The Brazilians know that virtually all of European and USA original forests have been cut and now those nations are berating Brazil for cutting trees.

Reply to  Joseph Zorzin
April 20, 2021 7:20 am

The evidence (from historical drawings and photographs, and simple observation) is that the USA is far more heavily forested today than it ever has been – ‘thanks’ to improvements in agriculture productivity and fire suppression ( including restrictions on logging).

As a result, we are approaching the historical era of uncontrollable wildfires — apparently preferable to well-managed forests in the current irrational political climate.

Reply to  BobC
April 20, 2021 7:38 pm

The forests are no loner being cut for heating and cooking.

Bob Hoye
Reply to  Joseph Zorzin
April 20, 2021 7:49 am

The “Great Plains” both in Canada and the U.S. were NOT caused by clear cut logging.
Or slash and burn.
No effing trees which defines the prairies.
Except in drainage areas.

Reply to  Bob Hoye
April 20, 2021 8:50 am

But they were maintained by fire with fire return intervals of one to ten years for many grassland environments. Grass loves fire.

Reply to  BCBill
April 20, 2021 9:07 am

They’re maintained by dry conditions. I live on the prairies, and the only places you find trees are in towns where people plant and water them, and in coulees and along creeks and rivers where moisture collects. Trees need far more water than grass or grain crops.

Reply to  Dan
April 20, 2021 12:21 pm

Grasses put out their own chelator molecules for maximizing utilization of metal ions (ex: iron, zinc, copper, cobalt) & trees do not do this. It allows grasses to flourish.

True, plant roots absorb single metal ions, but grass chelating them in the soil allows maximum utilization. Anywhere from 1 to 3 complexing molecules can chelate with a single metal ion.

In most cases iron is the most stable chelate; followed in descending order by copper, nickel, aluminum, zinc, cobalt, manganese & then even calcium (Ca++). Grasses thrive (& green), in part, due to their exceptional chelating of iron ( iron is integral to the initial ATP energy production steps; ex: an eColi dividing every 20 minutes uses 50 billion ATP).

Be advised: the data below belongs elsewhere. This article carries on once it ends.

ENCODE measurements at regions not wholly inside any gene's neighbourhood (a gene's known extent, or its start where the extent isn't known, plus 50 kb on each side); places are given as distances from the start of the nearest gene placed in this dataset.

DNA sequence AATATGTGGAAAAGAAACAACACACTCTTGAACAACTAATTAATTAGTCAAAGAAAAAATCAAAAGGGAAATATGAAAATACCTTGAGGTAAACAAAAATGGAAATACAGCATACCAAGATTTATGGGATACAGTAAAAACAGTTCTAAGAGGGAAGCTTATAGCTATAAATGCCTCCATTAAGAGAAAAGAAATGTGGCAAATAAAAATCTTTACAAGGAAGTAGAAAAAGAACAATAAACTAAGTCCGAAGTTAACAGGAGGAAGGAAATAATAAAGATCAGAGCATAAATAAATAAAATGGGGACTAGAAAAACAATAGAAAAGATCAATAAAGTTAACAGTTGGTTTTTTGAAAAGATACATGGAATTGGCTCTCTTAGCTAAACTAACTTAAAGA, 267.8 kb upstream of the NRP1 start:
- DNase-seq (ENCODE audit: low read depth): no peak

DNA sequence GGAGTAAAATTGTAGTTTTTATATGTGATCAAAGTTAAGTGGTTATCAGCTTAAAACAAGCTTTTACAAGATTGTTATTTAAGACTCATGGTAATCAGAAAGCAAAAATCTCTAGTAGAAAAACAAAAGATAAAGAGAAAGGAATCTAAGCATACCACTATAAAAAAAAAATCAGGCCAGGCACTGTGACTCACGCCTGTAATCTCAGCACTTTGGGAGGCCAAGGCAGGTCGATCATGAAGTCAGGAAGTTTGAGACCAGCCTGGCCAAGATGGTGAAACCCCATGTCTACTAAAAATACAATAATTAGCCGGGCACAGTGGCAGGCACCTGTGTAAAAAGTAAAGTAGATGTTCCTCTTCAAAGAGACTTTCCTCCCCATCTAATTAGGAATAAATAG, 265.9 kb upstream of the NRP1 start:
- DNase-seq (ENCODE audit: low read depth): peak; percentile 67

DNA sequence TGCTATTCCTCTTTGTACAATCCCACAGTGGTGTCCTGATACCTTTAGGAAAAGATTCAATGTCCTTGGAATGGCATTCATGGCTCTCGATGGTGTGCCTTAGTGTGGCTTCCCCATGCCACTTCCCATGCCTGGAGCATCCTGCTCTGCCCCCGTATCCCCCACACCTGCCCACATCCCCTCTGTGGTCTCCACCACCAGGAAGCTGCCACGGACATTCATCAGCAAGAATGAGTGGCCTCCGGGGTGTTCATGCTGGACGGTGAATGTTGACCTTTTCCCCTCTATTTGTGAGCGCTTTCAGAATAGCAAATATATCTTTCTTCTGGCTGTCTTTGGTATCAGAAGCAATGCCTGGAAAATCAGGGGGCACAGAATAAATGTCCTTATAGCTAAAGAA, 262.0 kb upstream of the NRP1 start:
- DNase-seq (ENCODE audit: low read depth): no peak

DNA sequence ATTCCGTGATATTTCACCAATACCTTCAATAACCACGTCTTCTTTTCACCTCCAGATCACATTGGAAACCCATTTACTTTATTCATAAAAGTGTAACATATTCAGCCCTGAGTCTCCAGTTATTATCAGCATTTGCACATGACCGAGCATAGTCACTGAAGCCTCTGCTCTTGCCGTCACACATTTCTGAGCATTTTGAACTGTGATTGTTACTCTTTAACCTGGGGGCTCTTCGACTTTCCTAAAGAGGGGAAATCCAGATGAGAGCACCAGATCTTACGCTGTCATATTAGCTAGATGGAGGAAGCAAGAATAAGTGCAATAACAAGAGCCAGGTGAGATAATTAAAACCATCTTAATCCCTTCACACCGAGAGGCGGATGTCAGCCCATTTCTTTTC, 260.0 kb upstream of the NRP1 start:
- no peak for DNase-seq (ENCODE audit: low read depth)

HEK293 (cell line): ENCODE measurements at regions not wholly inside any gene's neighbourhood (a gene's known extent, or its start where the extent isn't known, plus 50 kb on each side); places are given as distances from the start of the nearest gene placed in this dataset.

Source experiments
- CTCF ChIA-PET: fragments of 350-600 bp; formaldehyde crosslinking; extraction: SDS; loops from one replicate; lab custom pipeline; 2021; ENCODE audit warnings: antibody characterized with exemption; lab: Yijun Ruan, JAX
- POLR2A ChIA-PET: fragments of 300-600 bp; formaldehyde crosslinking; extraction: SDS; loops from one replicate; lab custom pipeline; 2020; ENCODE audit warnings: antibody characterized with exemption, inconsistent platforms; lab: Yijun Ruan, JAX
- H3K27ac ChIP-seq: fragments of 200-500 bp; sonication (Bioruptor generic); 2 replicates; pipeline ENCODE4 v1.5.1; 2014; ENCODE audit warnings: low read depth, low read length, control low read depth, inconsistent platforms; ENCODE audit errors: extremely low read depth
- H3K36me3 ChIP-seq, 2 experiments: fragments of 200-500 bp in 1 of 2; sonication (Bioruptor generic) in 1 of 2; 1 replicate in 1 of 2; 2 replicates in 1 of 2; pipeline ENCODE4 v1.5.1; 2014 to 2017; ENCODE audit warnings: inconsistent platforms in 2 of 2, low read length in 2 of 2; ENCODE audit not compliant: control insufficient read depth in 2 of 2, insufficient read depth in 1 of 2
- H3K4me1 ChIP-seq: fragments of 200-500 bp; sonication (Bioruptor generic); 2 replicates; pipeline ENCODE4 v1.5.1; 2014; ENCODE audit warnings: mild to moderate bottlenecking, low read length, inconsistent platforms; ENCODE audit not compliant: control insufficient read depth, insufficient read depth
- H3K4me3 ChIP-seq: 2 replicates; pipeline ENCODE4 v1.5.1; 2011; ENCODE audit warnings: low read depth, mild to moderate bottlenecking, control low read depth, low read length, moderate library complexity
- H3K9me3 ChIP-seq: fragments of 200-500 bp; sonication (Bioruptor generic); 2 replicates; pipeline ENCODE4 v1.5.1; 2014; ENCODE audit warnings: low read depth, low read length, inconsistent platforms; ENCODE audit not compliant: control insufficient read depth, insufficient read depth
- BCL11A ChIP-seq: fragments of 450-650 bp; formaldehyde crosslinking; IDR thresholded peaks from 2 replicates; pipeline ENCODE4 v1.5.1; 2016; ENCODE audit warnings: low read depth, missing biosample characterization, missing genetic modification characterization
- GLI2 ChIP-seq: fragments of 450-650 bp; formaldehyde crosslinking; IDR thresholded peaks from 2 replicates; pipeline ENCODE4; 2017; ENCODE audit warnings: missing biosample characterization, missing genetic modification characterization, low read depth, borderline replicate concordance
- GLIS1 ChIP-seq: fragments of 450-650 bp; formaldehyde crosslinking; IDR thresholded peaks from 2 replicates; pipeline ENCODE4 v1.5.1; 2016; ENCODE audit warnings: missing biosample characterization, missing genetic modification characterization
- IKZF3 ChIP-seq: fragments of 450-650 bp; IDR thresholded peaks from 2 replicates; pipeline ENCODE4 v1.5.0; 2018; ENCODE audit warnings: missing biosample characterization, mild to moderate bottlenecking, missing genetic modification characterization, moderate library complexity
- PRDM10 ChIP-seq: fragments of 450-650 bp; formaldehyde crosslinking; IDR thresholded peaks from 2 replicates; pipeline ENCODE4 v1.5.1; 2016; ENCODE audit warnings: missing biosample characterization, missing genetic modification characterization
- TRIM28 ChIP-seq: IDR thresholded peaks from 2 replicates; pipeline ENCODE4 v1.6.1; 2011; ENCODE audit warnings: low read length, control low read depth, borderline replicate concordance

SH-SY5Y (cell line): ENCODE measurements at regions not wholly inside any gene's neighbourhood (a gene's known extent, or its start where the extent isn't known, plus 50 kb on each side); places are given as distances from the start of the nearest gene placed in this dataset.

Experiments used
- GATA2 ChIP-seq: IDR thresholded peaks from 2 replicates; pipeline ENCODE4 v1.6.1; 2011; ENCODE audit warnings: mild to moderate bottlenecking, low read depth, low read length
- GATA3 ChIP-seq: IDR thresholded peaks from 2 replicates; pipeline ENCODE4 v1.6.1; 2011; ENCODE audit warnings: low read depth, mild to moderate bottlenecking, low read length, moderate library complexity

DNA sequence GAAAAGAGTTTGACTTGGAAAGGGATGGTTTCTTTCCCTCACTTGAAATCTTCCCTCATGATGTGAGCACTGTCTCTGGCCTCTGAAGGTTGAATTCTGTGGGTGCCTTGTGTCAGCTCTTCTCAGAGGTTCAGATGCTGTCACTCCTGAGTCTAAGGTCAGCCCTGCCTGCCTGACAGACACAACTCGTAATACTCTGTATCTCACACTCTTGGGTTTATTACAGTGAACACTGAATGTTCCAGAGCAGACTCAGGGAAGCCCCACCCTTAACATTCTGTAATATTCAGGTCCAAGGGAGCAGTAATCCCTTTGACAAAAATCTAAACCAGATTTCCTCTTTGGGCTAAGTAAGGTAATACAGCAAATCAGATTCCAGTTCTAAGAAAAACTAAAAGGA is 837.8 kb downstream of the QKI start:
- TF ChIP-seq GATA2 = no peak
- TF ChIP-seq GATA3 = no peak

Grass roots take back up the chelated molecule along with it’s held iron. Once inside the root the chelate complex bonds to a cytoplasm plasma-lemma (portal). There the iron Fe+++ (ferric state of iron) is “reduced” to Fe++ iron ( ferrous state of iron) & that Fe++ iron, because it is the only compatibly charged iron, goes into the cell.

At that point the chelate is left behind (outside a cell) by the iron & subject to different processes. Ultimately the plant will degrade a chelator molecule; but in some dynamics there is internal copper, zinc &/or manganese which the chelator no longer used to bring in iron can subsequently chelate. And this is a beneficial second use of the grass chelator in controlling potentially rogue metal ions that the local soil can contain in challenging levels (ex: excess manganese is not ideal for plants).

Reply to  Dan
April 21, 2021 1:41 am

No. ( Crops evapo-transpire at about the same rate as conifer forests. The soil under some conifer forest types is extremely dry due to canopy interception of water and prolonged seasons of transpiration. The ability of dry tolerant conifers such as Interior Douglas-fir to function in super dry conditions is one of their greatest competitive advantages. Where drought tolerant conifers establish in a grassland they will gradually spread and take over increasing area. You can see this happening in numerous locations across the prairies. However, young trees especially do not tolerate fire. There are areas too dry for trees to grow but sometimes if trees were established the very same areas might no longer be too dry (vegetative cover changes the environment, see Cedars of Lebanon).

Reply to  BCBill
April 23, 2021 10:19 am